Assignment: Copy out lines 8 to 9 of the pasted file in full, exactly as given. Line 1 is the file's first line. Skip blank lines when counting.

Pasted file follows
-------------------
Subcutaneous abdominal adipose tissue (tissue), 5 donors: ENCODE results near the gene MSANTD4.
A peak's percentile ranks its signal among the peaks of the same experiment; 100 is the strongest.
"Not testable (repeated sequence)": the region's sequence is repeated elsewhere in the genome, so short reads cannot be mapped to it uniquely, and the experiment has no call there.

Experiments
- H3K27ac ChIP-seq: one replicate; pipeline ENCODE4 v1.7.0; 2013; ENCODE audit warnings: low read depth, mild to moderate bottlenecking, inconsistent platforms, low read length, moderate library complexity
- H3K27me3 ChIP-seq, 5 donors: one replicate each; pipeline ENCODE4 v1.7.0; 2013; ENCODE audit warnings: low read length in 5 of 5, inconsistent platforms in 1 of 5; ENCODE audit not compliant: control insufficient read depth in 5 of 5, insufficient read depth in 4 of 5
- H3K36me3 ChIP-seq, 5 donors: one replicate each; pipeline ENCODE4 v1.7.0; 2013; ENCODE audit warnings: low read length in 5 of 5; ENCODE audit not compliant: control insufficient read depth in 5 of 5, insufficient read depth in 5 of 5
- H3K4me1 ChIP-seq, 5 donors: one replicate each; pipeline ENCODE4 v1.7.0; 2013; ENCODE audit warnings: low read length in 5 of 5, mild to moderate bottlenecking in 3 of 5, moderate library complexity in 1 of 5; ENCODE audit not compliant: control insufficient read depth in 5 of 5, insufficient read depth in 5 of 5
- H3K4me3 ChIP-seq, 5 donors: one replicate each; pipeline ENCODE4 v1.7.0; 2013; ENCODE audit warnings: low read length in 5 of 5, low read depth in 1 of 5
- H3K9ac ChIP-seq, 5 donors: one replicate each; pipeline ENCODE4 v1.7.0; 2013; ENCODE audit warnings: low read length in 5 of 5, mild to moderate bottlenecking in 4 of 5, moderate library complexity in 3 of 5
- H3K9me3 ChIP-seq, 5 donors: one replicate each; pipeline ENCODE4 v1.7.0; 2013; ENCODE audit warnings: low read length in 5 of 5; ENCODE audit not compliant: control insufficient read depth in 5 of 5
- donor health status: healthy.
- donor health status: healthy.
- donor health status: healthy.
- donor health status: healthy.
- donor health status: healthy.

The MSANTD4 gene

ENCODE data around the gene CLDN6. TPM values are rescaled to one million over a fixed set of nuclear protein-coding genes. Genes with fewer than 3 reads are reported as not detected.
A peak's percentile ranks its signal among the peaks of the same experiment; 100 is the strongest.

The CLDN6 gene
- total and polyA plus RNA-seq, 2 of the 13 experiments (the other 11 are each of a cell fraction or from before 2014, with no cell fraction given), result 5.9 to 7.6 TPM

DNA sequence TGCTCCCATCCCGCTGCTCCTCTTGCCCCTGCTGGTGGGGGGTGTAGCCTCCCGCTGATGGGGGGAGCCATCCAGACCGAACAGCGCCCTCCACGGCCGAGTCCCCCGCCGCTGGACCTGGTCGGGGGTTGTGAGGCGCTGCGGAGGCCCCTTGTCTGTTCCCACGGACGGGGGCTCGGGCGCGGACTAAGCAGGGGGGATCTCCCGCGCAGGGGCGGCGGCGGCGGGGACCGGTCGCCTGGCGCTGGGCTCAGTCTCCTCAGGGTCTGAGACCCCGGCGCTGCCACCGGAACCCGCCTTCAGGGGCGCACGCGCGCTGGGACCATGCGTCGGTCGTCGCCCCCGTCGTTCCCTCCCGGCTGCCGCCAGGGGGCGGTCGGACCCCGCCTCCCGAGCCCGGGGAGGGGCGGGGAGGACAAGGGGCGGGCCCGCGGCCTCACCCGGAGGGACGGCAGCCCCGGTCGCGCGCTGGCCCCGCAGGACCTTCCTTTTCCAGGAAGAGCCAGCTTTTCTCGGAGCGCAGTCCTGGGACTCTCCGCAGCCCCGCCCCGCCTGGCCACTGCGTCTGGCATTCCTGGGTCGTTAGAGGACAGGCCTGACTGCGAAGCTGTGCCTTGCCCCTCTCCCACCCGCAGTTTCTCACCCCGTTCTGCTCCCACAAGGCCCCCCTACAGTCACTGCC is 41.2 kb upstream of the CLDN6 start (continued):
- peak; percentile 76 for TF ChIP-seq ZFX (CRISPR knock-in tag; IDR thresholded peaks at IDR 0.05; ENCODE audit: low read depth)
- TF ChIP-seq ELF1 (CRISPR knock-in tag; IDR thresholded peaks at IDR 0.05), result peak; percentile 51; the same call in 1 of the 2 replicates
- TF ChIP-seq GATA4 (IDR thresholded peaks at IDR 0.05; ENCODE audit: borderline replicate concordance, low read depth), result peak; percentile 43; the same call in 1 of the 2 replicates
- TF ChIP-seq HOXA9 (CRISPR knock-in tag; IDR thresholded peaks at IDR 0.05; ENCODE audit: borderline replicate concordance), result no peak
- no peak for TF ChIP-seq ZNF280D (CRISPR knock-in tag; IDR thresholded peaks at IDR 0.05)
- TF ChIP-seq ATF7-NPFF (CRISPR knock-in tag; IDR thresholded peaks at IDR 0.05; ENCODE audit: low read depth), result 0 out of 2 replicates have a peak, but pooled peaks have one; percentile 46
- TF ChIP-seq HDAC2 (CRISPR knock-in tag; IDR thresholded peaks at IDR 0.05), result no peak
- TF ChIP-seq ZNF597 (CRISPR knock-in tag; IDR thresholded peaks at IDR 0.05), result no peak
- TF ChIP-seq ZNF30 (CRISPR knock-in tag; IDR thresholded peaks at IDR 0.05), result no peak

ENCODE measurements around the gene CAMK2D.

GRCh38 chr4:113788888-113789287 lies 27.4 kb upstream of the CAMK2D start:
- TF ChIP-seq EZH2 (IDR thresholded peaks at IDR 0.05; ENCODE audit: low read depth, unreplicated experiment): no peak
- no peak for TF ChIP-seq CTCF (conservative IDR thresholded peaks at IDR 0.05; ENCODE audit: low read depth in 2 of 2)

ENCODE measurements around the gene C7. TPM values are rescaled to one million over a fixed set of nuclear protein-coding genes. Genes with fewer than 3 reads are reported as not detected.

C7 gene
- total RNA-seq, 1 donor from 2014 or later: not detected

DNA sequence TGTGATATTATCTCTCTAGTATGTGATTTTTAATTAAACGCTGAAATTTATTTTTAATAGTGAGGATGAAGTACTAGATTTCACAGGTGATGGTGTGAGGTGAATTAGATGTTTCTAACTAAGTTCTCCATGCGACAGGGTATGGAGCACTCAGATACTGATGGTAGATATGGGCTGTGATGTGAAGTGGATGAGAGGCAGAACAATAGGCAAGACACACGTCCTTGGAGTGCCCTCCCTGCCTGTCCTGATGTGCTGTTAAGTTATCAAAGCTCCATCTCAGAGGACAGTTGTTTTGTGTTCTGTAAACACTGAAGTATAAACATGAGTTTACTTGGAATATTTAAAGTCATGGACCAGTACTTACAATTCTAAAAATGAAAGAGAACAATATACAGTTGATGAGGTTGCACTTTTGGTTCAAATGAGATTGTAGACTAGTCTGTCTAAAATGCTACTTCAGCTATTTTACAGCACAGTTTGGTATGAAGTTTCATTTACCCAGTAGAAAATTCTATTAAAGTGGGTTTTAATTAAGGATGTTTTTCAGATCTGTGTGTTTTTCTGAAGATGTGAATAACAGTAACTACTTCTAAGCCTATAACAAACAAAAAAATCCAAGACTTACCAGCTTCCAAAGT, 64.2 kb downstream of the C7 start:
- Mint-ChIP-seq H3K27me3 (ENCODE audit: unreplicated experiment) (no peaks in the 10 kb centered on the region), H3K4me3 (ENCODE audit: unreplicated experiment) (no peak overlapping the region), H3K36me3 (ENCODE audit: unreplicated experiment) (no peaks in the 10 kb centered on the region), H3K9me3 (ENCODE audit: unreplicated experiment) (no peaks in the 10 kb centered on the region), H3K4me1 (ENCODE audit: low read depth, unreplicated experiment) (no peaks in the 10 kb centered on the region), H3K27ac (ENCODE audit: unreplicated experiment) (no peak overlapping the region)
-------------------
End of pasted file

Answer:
- H3K4me1 ChIP-seq, 5 donors: one replicate each; pipeline ENCODE4 v1.7.0; 2013; ENCODE audit warnings: low read length in 5 of 5, mild to moderate bottlenecking in 3 of 5, moderate library complexity in 1 of 5; ENCODE audit not compliant: control insufficient read depth in 5 of 5, insufficient read depth in 5 of 5
- H3K4me3 ChIP-seq, 5 donors: one replicate each; pipeline ENCODE4 v1.7.0; 2013; ENCODE audit warnings: low read length in 5 of 5, low read depth in 1 of 5